I received this comment from Chuck the other day about our article on Shoemoney’s free online marketing course that was far too long to reply to in the comments section, so I wanted to reply to it here in a post.
Shoemoney!? You gotta be kidding me right? This is the same guy who had no beef with what GoogleMoneyTree were doing! “no im not a hypocrite cause we had a lawsuit with the Google Money Tree. That was because they were using my image not because I had beef with what they were doing.” From: http://www.shoemoney.com/2009/03/26/bullshit-acai-berry-weightloss-blogs-under-fire-from-ftc/
So – he was pissed off that the stole his photo and used it without permission (fair enough), but he had no problem with the fact that GMT were scamming people? And that the affiliates promoting it used fake testimonials, fake photoshopped checks (hey as long as it was not the photo of his check, that’s okay), fake story, etc etc. And no problem with the fake Acai weightloss blogs even though everyhting on them is a lie too. Because everyone who falls for this is a “FRICKIN RETARD” (charming!) in his opinion.
He thinks the fake blogs promoting hidden rebill scams are no different than paying each “month for my gym membership and not going for 3 months…..” How does he come up with such warped BS!? “How is it different”!? Well..for starters you know in advance that there is a monthly fee for your gym membership and your gym doesn’t tell you a complete pack of lies to con you into signing up!
I mean the dude had ads plastered all over his blog for various CPA networks – the same CPA networks who promoted shady scammy rebills like the “Google Kit” offers, so he’s clearly a fan of CPA marketing. If I wanted to learn how to make money online I sure ain’t gonna take lessons from this shoemoney dude!”
Chuck, I think you’re mixing up your info here. Take a look at Shoe’s article here:
He clearly calls out these types of sites as the biggest scams on the internet. He has plenty of articles stating how the negative option hidden rebill sites are scams.
Reread that article you mentioned, he didn’t say he approved of what they were doing, he just said that his disapproval was NOT why he sued them. His main complaint about the Acai berry blogs in that post is not that they’re ok or anything to do with any hidden rebills, but why is the FTC going after those blogs but not after the TV infomercials and the like. Well, then he rants about the intelligence of the average American, which isn’t right, I’ll give you that, but controversy is one very valid way to generate traffic on the internet.
For the CPA marketing ads, that’s the way the internet works in 2009. Advertisers of ALL kinds are moving away from CPC ads (cost per click) to CPA (cost per action). Take Amazon for example, the biggest CPA network on the planet. Is promoting Amazon items on your blog/site and making a commission on sales of them wrong because they are CPA? Painting all CPA ads and networks with the same brush because there are some bad apples on a few of them isn’t right either. Just because some networks have hidden rebill offers doesn’t mean they all do. Don’t worry, those networks will eventually be getting a call from the FTC.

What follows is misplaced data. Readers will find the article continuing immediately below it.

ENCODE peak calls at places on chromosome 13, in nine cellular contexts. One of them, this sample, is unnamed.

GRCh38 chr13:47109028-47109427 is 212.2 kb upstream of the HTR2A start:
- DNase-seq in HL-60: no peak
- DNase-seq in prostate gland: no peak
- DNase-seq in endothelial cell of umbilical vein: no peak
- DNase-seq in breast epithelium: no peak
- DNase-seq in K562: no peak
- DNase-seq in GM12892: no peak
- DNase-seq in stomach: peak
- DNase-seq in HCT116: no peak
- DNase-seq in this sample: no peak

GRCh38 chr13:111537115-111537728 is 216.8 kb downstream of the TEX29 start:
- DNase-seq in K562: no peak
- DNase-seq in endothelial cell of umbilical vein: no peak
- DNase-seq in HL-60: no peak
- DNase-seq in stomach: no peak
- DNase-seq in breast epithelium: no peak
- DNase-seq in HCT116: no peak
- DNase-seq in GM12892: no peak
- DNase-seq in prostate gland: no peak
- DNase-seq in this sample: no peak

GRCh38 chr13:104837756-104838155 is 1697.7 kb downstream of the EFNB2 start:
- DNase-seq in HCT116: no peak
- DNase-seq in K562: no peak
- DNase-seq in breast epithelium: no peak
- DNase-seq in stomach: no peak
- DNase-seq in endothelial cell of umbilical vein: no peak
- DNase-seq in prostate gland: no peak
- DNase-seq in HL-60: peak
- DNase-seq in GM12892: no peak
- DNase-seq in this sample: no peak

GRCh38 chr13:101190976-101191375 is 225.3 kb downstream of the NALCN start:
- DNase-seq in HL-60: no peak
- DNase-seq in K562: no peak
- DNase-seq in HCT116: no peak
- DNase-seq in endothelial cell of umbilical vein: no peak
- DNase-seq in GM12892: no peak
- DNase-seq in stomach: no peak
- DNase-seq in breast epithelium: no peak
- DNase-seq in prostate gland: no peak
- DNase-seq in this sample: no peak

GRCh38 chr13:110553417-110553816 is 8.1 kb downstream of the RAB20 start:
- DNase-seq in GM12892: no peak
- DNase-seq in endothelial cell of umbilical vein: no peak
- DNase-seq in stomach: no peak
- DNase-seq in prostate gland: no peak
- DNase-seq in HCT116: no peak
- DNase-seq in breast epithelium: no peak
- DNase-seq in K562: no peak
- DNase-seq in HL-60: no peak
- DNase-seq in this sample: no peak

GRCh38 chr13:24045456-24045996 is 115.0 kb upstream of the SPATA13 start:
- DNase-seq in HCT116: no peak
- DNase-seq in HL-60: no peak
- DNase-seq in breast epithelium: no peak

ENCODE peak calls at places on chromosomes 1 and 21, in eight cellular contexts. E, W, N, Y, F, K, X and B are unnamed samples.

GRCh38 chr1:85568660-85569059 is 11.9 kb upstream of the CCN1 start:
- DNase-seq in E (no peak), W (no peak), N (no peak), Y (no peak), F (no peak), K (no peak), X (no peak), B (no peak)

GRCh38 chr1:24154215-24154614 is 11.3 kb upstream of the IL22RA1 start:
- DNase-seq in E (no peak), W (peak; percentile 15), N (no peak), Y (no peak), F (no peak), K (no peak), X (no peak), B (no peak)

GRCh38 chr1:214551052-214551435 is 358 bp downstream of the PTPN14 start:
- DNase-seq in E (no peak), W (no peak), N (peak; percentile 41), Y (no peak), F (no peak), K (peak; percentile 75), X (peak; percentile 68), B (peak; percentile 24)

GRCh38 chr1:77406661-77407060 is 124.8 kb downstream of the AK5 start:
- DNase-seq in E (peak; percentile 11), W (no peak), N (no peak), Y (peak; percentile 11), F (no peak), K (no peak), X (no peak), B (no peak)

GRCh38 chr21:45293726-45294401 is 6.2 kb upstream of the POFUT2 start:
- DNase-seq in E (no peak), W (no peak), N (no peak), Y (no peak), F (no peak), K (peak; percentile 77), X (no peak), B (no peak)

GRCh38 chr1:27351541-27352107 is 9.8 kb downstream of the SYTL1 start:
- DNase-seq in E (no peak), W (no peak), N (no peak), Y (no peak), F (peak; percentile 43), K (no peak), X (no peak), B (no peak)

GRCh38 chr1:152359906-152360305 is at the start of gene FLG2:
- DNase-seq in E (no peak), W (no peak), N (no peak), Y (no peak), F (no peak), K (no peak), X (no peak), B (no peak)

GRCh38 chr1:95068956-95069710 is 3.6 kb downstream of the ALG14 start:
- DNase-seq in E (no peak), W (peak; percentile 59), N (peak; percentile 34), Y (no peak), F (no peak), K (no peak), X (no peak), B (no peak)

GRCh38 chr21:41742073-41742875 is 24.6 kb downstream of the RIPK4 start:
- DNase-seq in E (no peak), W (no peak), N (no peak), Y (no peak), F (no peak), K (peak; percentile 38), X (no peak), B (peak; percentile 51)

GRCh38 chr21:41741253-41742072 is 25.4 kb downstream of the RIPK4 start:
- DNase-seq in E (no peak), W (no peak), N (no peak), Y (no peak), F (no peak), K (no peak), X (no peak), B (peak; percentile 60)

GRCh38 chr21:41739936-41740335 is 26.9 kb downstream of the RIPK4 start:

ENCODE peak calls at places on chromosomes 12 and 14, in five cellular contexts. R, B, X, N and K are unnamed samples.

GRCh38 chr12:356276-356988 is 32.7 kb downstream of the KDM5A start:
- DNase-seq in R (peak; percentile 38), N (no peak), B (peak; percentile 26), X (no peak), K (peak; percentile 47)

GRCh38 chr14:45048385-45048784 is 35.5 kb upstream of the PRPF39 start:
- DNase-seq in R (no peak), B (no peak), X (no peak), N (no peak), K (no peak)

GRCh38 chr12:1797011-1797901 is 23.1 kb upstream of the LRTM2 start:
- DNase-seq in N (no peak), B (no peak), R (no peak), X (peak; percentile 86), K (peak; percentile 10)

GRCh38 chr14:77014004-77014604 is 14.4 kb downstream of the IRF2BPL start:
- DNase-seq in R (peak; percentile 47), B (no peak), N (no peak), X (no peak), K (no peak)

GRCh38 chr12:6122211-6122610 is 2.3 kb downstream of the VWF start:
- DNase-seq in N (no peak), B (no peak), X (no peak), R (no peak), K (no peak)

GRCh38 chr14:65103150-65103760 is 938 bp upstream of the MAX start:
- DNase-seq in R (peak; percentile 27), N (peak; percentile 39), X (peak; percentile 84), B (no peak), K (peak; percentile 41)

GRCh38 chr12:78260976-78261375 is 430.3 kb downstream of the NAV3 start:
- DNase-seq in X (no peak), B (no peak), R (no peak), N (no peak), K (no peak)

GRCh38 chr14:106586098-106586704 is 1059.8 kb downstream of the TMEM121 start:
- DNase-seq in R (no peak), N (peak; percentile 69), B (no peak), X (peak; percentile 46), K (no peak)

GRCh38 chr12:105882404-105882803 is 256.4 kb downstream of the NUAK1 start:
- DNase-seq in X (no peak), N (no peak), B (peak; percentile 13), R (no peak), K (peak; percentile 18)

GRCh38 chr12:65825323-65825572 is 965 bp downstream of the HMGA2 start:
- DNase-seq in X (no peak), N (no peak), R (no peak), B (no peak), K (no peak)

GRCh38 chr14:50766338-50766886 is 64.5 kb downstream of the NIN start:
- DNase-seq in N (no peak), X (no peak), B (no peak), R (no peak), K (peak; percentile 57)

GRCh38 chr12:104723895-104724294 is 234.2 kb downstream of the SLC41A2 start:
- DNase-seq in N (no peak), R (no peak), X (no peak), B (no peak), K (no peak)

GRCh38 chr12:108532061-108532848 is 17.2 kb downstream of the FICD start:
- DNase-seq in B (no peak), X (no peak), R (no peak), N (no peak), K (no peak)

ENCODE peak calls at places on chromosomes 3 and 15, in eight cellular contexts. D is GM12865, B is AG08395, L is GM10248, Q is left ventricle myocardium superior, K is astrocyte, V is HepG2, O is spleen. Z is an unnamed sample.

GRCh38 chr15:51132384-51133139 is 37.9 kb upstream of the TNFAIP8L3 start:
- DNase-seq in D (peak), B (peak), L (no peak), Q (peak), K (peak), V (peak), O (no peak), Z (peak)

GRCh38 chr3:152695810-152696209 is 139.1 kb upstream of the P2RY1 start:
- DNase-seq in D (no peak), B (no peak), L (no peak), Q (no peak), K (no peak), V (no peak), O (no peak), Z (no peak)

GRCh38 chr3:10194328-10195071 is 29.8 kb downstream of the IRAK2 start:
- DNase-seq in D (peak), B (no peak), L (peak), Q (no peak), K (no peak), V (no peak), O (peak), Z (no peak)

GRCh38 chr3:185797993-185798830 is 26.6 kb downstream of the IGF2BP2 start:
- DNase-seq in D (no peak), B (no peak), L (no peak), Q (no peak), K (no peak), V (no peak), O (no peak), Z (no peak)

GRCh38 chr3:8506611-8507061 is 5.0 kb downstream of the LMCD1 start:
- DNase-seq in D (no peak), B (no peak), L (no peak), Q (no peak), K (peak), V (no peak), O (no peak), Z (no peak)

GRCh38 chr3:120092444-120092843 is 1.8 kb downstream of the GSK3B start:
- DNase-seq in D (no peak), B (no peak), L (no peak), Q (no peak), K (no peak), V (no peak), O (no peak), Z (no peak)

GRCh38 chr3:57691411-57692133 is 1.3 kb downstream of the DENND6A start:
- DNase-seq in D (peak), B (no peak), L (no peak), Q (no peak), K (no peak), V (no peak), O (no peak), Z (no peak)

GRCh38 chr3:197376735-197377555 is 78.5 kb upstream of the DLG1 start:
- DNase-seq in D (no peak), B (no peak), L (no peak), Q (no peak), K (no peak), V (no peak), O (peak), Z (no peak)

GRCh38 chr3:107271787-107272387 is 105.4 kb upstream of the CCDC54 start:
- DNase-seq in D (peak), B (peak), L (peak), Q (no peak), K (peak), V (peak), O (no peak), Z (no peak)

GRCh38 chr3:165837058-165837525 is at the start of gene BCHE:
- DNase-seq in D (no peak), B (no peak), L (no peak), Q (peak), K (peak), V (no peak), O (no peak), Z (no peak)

For example, Azoogle Ads is a CPA network and is a big sponsor on Shoe’s blog. We use them here for the Experian ID Protection we recommend to people who have been taken by these scams. They also have some offers for negative rebill make money at home and weight loss sites, but every one is a page that clearly states the rebill terms right where the user enters their credit card, no hidden charges. Azoogle was sued by the FTC a few years ago for not doing this and are now VERY careful about it. Click here for a example colon cleansing offer that advertises through the Azoogle Ads network. Before you buy, it tells you exactly what you are signing up for in clear language. Does that make Azoogle bad because the offer isn’t really a good deal for consumers? Maybe, maybe not. Lots of people swear by their Shamwows and love their George Foreman grills, despite the price tag for what is essentially a $20 sponge and a $70 waffle iron tilted at an angle. Oh, don’t forget the $19.99 shipping and handling charges…
The key to making money online and being able to sleep at night in 2009 is what I like to call Ethical Affiliate marketing, which requires the same methods and techniques of site building and traffic building and promotion and PPC advertising that promoting shady offers does, just promoting honest offers and products. And for that, Shoes course has so far been extremely educational even to someone experienced and jaded like myself.